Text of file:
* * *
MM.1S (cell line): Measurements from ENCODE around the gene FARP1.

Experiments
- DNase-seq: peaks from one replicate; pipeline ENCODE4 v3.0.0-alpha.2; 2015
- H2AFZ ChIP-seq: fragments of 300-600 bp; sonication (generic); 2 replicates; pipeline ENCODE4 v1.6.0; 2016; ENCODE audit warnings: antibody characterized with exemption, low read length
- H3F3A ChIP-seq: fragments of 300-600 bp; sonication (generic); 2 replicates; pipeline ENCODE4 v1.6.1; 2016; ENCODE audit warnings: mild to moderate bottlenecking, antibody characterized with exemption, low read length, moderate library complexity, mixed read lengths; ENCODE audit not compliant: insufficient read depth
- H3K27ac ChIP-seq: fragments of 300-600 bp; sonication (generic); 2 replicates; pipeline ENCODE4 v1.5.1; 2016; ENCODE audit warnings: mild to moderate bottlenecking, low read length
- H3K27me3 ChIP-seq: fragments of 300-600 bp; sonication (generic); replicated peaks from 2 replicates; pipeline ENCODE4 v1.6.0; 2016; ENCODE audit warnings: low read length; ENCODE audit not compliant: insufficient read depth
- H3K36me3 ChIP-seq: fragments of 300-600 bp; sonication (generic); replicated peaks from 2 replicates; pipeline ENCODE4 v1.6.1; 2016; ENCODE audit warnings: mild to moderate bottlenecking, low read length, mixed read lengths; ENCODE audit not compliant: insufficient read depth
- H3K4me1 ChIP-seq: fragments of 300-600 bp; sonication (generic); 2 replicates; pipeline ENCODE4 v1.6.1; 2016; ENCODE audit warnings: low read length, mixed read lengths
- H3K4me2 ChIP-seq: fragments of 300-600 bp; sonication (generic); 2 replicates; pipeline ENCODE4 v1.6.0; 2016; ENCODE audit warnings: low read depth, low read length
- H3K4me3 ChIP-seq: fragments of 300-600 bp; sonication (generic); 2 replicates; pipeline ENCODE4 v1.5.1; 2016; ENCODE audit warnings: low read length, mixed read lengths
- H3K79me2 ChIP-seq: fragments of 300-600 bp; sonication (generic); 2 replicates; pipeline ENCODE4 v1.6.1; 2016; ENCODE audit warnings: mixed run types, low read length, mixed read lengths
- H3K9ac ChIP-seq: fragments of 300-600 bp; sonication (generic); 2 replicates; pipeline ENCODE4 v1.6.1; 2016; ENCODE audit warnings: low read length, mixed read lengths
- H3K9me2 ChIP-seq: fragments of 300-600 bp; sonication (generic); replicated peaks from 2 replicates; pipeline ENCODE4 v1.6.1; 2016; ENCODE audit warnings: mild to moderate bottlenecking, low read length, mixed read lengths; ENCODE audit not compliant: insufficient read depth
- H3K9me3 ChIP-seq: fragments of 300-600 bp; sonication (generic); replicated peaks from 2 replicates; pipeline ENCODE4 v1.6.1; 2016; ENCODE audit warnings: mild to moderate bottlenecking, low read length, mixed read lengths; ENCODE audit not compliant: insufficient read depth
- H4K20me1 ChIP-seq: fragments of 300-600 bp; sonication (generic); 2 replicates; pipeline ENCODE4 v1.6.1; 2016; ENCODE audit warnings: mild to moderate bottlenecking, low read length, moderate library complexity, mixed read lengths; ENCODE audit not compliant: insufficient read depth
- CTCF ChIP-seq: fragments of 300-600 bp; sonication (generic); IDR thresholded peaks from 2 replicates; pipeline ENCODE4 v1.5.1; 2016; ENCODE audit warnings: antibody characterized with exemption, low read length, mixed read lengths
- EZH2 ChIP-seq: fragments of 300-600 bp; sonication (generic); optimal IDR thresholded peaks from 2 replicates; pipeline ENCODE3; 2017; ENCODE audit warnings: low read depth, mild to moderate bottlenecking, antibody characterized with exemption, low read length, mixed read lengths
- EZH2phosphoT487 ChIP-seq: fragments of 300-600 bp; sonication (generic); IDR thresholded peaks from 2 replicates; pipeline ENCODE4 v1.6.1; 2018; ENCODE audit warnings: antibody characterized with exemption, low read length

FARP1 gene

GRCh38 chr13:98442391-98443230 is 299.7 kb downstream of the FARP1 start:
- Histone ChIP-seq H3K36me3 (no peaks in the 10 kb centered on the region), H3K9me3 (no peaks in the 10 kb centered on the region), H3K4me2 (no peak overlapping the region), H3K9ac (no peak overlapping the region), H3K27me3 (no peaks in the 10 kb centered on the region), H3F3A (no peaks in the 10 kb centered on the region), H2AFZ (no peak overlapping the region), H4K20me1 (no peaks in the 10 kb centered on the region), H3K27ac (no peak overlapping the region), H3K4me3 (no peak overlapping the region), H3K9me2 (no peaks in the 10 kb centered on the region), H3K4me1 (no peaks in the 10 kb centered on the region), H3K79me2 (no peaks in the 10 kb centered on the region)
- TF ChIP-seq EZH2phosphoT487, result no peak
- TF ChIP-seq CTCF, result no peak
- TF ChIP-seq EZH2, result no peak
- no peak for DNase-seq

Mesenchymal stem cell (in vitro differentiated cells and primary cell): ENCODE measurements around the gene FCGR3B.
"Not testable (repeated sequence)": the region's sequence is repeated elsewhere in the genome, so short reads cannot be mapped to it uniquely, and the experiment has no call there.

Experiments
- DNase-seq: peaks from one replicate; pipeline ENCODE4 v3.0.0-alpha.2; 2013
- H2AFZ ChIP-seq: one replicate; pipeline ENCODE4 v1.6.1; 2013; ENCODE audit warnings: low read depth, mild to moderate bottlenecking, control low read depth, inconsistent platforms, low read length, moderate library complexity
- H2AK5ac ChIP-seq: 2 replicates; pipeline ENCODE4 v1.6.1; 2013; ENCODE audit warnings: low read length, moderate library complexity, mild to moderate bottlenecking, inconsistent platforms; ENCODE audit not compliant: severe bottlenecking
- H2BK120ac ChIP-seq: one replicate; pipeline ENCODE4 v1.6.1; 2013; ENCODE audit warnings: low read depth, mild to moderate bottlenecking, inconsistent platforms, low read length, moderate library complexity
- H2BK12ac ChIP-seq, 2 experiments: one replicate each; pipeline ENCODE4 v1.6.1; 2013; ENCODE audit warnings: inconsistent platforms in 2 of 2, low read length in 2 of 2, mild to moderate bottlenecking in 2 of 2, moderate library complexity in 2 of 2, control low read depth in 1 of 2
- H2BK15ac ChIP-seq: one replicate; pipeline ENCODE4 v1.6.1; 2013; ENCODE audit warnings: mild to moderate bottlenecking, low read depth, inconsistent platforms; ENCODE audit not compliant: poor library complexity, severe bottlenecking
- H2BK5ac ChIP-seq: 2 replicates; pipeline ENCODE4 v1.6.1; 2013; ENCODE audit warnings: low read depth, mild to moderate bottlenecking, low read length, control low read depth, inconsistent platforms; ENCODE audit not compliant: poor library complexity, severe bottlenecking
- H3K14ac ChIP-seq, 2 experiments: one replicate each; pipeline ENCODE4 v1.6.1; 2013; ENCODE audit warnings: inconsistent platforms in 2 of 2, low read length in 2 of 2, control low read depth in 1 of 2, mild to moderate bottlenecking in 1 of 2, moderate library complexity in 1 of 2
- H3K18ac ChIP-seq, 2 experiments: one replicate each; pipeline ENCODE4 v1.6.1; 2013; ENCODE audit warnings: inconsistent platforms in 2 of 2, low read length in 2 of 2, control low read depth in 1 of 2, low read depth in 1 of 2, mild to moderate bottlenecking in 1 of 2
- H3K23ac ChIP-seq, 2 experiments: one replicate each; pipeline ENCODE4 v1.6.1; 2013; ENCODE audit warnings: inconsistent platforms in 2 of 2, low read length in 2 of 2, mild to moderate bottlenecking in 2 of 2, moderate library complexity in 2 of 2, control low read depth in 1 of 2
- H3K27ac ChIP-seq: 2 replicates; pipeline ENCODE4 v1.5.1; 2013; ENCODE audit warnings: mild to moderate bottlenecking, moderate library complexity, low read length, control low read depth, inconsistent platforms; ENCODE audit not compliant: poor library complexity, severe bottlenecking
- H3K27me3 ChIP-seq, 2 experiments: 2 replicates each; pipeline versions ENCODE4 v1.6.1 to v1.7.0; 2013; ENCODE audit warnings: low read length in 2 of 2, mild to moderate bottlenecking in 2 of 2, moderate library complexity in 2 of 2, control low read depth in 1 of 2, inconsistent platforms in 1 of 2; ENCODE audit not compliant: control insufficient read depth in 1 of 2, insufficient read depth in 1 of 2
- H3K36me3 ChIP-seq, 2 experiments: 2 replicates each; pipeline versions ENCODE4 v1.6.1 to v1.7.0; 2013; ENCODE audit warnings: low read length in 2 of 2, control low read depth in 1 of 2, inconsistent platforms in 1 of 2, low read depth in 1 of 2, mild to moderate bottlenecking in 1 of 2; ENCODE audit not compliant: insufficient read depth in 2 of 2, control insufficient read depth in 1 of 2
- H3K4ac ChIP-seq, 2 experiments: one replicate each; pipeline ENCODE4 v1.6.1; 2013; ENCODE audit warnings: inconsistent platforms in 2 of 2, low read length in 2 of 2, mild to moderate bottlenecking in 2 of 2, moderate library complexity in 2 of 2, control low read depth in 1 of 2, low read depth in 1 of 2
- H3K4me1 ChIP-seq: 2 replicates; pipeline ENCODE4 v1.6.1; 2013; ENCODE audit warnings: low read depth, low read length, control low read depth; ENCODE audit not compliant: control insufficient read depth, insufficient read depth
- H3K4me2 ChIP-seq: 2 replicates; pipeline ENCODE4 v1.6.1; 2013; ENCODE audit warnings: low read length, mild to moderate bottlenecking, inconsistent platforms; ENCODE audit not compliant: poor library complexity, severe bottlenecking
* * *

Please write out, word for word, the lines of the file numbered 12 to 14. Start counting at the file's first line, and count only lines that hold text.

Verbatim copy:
- H3K79me2 ChIP-seq: fragments of 300-600 bp; sonication (generic); 2 replicates; pipeline ENCODE4 v1.6.1; 2016; ENCODE audit warnings: mixed run types, low read length, mixed read lengths
- H3K9ac ChIP-seq: fragments of 300-600 bp; sonication (generic); 2 replicates; pipeline ENCODE4 v1.6.1; 2016; ENCODE audit warnings: low read length, mixed read lengths
- H3K9me2 ChIP-seq: fragments of 300-600 bp; sonication (generic); replicated peaks from 2 replicates; pipeline ENCODE4 v1.6.1; 2016; ENCODE audit warnings: mild to moderate bottlenecking, low read length, mixed read lengths; ENCODE audit not compliant: insufficient read depth